My dad once told me that to have the perfect juicy turkey, stuff the cavity with onion and celery instead of using stuffing or leaving it empty.  I am happy to tell you that this is correct.  I do this every time and it works just as well with chicken.  I never cook my stuffing in my bird, the bread absorbs moisture and flavour out of the chicken.  I want that juice to stay in the bird.

Preheat the oven to 400F and mix the spices together in a bowl.

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That being said, stuff the celery, onion, and sprig of rosemary into the cavity of the chicken.  If you can, just tuck the legs through the fat at the bottom of the chicken.  Mine was ripped so I used a skewer and a raw potato to keep the legs of the bird together.  Drizzle the olive oil over the breast, rub it into the skin and legs.  Then add the spice rub and make sure to get it everywhere.

It will look something like this:

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Place the chicken in the oven in the center rack and roast for 20 min.  Then reduce to 325F and continue roasting for another 60-80 min, until the thickest part of the bird reaches 175F.  I check temp about every 20 min.  When the chicken reaches 150 I remove the foil so it browns nicely.  Once you take it out it needs to be covered to rest for at least 10 min to absorb the juice back into the meat.  Temp will rise another 5 degrees and the chicken actually continues to cook outside of the oven.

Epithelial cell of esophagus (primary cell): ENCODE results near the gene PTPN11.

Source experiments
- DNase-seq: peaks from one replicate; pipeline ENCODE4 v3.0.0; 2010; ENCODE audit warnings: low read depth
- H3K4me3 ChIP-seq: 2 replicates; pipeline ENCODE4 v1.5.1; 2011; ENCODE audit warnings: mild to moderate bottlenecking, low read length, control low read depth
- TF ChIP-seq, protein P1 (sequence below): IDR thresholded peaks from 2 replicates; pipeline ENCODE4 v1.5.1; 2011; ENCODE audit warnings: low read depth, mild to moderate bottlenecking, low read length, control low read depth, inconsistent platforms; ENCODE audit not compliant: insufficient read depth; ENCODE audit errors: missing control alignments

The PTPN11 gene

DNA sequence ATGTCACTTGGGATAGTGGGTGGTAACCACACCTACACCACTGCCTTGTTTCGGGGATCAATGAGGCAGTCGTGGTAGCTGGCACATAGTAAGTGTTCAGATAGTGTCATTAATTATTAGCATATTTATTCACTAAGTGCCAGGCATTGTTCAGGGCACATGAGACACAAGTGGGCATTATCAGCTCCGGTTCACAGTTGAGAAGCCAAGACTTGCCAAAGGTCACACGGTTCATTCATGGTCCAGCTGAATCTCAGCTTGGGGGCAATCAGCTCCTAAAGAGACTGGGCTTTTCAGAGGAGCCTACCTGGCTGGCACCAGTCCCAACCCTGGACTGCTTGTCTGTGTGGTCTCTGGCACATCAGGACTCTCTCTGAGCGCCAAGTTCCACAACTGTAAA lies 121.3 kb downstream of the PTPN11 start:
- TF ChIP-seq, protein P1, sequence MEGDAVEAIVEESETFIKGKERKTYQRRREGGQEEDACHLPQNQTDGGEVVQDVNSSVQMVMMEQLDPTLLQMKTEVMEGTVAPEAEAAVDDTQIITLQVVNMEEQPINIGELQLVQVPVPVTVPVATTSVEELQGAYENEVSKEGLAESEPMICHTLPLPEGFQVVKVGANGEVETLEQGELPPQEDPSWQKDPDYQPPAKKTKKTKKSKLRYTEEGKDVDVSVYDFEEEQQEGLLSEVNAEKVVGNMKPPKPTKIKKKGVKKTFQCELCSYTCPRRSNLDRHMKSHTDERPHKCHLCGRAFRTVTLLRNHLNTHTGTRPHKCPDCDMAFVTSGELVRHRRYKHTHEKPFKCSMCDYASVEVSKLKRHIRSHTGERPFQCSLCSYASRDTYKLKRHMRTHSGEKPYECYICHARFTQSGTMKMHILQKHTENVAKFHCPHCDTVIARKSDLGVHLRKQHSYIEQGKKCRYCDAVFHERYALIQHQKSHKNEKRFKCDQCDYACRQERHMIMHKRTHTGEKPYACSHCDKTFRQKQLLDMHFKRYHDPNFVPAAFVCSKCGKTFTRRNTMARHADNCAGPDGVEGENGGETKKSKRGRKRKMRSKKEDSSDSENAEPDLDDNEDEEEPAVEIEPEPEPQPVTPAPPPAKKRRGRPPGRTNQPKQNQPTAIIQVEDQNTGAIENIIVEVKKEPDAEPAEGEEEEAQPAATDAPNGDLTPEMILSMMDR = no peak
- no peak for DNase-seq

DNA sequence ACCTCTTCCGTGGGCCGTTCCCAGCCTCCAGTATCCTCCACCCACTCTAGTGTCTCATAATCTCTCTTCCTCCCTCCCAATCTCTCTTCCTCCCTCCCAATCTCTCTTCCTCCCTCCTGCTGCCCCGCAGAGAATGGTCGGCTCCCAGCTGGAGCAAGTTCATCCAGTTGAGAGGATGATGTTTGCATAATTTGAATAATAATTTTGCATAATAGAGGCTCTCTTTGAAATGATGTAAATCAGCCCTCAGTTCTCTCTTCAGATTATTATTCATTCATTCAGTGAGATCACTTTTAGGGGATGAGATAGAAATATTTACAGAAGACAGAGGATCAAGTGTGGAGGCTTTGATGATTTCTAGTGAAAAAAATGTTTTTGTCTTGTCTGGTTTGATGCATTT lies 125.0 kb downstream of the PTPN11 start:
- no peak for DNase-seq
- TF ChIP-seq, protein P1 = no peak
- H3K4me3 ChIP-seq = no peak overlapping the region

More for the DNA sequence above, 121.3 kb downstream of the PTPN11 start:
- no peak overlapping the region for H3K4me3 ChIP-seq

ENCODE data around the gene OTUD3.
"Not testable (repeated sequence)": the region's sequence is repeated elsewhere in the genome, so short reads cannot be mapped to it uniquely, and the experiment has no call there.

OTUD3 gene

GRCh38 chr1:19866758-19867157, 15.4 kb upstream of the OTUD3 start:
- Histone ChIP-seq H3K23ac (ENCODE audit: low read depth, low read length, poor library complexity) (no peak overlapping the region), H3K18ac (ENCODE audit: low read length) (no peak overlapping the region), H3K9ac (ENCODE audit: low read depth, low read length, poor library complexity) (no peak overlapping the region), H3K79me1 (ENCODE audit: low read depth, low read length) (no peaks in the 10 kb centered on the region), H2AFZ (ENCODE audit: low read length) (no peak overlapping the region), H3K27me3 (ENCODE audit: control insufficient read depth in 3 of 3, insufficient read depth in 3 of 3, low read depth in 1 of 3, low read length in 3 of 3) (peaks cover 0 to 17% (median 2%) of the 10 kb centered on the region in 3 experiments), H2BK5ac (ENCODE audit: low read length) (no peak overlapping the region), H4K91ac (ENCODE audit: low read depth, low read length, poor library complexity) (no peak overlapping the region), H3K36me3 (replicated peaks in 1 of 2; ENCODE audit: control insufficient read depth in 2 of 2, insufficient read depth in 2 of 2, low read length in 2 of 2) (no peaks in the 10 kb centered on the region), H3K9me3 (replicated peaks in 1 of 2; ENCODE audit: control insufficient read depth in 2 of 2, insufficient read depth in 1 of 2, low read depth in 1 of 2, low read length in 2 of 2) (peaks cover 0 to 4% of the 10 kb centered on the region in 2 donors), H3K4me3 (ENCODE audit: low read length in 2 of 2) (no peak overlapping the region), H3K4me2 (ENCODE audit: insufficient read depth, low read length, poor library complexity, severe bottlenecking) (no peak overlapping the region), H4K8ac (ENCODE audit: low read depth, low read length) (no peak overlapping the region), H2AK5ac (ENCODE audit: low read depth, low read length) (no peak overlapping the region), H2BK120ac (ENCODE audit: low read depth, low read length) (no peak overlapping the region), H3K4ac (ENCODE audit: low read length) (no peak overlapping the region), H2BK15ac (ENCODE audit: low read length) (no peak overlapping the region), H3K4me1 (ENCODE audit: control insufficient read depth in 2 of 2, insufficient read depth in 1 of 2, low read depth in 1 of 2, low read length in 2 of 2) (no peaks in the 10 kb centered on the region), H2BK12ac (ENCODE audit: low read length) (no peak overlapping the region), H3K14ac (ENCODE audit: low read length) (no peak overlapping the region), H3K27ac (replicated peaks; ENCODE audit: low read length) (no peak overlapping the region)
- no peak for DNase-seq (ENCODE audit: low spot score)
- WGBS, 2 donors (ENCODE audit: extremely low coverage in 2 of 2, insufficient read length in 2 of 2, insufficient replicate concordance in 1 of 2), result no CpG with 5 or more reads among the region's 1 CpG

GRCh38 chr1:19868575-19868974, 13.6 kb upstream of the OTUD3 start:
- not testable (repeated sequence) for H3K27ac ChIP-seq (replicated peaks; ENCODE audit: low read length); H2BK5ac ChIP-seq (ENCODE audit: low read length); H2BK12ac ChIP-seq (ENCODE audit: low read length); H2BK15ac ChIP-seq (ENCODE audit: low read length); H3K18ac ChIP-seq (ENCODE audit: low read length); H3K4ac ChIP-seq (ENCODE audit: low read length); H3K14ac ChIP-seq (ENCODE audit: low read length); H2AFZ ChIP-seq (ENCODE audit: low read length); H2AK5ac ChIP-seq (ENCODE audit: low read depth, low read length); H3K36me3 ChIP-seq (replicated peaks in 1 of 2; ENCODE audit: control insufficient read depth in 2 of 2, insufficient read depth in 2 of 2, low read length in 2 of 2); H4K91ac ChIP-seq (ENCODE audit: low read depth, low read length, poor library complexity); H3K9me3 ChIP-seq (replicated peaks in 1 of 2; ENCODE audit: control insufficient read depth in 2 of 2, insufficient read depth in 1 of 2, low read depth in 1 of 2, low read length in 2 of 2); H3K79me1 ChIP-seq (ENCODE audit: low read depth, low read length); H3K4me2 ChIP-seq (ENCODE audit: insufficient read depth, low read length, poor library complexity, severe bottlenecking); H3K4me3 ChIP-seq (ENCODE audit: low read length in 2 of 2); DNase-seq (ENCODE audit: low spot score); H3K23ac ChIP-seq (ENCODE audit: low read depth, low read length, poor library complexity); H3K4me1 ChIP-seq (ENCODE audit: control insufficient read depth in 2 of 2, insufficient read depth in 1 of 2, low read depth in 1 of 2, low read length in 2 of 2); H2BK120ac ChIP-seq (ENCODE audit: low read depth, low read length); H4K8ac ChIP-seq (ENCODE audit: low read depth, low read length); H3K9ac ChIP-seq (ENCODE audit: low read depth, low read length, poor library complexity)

For The Stuffing

  • 3 slices of stale bread – I used bran, whole grain bread adds extra flavor to your stuffing.  Cubed into half inch pieces
  • 1 stalk of celery – diced
  • 1/2 medium onion – diced
  • 1 small apple – diced
  • 1/3 cup of dried cranberries
  • 1/4 tsp of sage
  • 1/2 tsp poultry seasoning